This one student who was a total burnout ran for every position. My colleagues and I were all surprised and somewhat hopeful that the opportunity had sparked an interest in him.
The day of the election, all of the eighth-grade students are in the auditorium to hear the candidates give their speeches. They are supposed to be between 30 seconds to one minute long, and the candidates are encouraged to be serious and explain what they hope to accomplish if elected.
This kid gets up on stage and gives his speech, which consists solely of screaming into the microphone for an entire minute. No one laughed. No one clapped. It was simultaneously hilarious, terrifying, awkward, and painful.
The principal pulled him aside and told him that if he did it again during his second speech, he would get a detention. The kid nodded his head, and when his second speech rolled around, he screamed for about four seconds before the principal snatched the mic from him and sent him to the office."
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"I had a student who was pretty badly bullied, didn't have too many friends. His one friend group comprised of people that pretended to be his friends but were his worst bullies. He was so socially awkward that he made proxy friends through movies. He believed the characters provided the social relationships he craved.
He legit believed that he was Peter Pan, and used to crow like Robin Williams in the movie Hook. It was this weird screech type sound. He used to make that whenever the class was noisy enough, and genuinely believed that making that sound was his way of summoning the lost boys and Tinkerbell."
"My mom is a teacher. Her first year teaching she taught kindergarten at a tiny school, so she had a good relationship with all of her students and their families. The teachers had their parent-teacher meetings after school on a Friday. The following Monday one of her students (a child of one of the parents she had met with) asked my mom, 'Mrs. [last name], what are knockers?' My mom, not understanding what the young boy meant, asked him to clarify a little more. He was also confused. He told her, 'I don't know what they are. But my dad said you have nice knockers.' Nine years later and we still tease her about it."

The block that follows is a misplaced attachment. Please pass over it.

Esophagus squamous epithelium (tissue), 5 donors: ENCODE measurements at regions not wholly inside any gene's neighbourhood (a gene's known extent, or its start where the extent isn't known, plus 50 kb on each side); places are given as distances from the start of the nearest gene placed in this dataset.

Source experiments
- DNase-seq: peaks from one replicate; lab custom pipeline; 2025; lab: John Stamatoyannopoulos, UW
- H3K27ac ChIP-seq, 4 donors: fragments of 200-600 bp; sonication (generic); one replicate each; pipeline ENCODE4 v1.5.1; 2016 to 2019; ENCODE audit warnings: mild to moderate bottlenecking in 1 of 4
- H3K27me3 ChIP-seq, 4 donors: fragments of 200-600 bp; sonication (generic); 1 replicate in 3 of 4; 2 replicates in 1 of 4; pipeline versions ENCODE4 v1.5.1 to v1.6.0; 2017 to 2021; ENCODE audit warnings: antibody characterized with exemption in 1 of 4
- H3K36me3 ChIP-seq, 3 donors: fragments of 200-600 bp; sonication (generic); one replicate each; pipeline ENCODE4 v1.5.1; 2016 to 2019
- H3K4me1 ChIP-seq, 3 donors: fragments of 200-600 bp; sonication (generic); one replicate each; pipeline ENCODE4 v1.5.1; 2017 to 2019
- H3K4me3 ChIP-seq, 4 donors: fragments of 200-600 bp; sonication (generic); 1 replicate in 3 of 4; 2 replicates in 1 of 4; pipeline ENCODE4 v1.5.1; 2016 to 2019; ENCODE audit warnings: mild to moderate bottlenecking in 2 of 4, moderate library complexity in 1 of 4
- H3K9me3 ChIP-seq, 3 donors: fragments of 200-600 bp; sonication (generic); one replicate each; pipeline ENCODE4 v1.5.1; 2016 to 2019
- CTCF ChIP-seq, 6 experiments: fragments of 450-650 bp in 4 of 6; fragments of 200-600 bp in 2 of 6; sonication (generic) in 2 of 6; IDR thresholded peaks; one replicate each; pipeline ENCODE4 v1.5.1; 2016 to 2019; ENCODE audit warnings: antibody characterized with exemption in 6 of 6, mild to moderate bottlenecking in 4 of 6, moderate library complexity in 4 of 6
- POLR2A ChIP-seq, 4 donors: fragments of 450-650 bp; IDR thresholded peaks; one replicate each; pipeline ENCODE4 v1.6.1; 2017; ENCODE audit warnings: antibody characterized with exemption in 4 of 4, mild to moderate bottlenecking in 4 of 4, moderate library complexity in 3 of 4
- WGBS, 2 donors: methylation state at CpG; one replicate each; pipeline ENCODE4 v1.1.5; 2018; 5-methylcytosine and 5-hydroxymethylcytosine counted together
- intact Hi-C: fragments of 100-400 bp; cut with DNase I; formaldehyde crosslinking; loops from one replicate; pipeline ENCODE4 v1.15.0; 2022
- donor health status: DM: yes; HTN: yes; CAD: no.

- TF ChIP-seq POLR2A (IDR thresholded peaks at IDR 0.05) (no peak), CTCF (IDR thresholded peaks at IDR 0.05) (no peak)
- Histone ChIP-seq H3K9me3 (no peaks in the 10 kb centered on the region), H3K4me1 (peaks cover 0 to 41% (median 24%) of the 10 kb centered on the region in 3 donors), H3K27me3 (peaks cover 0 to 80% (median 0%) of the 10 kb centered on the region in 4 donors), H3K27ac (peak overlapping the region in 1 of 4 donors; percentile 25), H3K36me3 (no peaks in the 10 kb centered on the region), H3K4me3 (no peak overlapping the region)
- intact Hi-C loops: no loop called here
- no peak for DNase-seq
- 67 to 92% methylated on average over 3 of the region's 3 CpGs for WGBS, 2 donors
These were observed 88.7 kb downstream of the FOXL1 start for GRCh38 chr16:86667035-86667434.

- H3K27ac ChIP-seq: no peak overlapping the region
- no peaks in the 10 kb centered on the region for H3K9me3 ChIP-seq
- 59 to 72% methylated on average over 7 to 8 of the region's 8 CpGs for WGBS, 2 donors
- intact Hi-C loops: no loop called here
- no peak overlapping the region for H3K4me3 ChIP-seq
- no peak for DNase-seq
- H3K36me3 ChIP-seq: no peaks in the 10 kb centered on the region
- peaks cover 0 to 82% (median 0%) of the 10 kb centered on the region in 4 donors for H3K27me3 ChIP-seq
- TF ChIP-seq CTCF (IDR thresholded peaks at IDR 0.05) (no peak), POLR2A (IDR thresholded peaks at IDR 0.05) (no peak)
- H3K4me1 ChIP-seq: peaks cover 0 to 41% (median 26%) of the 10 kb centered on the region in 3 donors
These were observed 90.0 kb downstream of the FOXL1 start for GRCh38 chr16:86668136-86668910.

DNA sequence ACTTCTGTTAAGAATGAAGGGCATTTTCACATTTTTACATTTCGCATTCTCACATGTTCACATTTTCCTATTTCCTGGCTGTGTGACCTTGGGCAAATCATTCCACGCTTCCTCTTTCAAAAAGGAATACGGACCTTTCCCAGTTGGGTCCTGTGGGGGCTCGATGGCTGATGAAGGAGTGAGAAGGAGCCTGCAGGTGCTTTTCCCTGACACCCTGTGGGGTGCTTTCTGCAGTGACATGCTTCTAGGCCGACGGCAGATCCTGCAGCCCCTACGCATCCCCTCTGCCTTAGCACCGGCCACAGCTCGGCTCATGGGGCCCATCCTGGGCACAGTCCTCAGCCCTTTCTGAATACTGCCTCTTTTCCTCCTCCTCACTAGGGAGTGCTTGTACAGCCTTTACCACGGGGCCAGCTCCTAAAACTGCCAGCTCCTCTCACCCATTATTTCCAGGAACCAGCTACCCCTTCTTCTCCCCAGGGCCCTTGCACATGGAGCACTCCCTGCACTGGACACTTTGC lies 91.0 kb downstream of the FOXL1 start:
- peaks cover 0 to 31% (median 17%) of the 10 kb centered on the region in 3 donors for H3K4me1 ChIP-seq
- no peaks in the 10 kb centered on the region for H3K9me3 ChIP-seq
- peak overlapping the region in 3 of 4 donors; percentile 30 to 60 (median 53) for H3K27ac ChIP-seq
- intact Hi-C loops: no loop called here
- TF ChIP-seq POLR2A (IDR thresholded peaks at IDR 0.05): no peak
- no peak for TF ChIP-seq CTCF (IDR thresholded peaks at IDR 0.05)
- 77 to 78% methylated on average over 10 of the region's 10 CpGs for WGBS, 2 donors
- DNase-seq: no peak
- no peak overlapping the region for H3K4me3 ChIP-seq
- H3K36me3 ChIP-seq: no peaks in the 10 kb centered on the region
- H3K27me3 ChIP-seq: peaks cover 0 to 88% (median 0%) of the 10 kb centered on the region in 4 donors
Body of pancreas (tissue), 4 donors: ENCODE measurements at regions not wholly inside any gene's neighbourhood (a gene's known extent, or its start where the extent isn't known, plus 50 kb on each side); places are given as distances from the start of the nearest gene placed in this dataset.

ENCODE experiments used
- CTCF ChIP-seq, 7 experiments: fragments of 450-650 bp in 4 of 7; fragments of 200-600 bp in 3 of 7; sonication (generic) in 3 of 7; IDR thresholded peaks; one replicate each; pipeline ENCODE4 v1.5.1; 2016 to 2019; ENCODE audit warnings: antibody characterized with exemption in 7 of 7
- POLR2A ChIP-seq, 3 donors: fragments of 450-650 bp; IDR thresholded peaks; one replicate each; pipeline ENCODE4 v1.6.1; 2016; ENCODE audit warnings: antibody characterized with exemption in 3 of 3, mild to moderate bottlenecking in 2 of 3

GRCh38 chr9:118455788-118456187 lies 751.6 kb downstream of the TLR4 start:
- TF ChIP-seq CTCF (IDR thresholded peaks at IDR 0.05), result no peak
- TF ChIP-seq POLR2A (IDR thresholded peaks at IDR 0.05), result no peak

"I was teaching seventh-grade math. My kids had all done well on a recent test, and I asked them for suggestions for a class reward. Kids start shouting out ideas. 'Chips!' 'Pizza!' 'Candy!' Out of the back of the room, a kid who normally is pretty quiet yells out, 'Let's get sweet holes!'
The class loses it. They all start laughing while the kid who yelled is repeating 'I meant DOUGHNUTS! I MEANT TO SAY DOUGHNUTS!'
It took a good 10 minutes to get control of the room back. The kid was pretty embarrassed, but I did my duty and managed not to laugh. Stopped taking reward suggestions after that."
"I'm a substitute teacher, and I work in a middle school where my mom teaches. Every single day I go to work there I observe the WEIRDEST stuff. I once had to call my mom to come to the class I was teaching because I honestly couldn't figure out what to do with a boy who stood up and just pissed himself. Randomly just stood up, said, 'Hey... friends, countrymen...' then peed in his jeans.
Apparently, he was dared to do it for $30. I couldn't stop laughing; I had to hide my face behind a binder or something while I got ahold of myself. I wasn't laughing because it was funny exactly, more because I felt like it was such a demented thing to do I was borderline horrified."
"I'm a middle school teacher and here are some things that come to mind:
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"We were playing a get-to-know-you game called 'the question ball.' I took a big outdoor play ball and wrote a bunch of questions on it. Whatever question their right thumb lands on they have to answer. Her question was 'who is your #mancrushmonday?' (don't judge, I'm trying to speak their language.) She started getting awkward, so I tried to direct her toward a celebrity, and she said she didn't want to say. Okay, so I told her to toss to someone else. It came back to her, and she landed on the same question. She got awkward again so I pushed the celebrity thing harder ('who is a cute celebrity you like?') and she goes, 'Fine! I'll just say it! It's [boy sitting three feet from her.]!' It was silent in the room. He wouldn't look at her; all the other kids were stunned that she would confess her crush in the middle of class with him right there. I just said, 'Wow! That's so bold of you, cool!' and moved on super fast. It was just the worst. One of those things you know she's going to remember forever."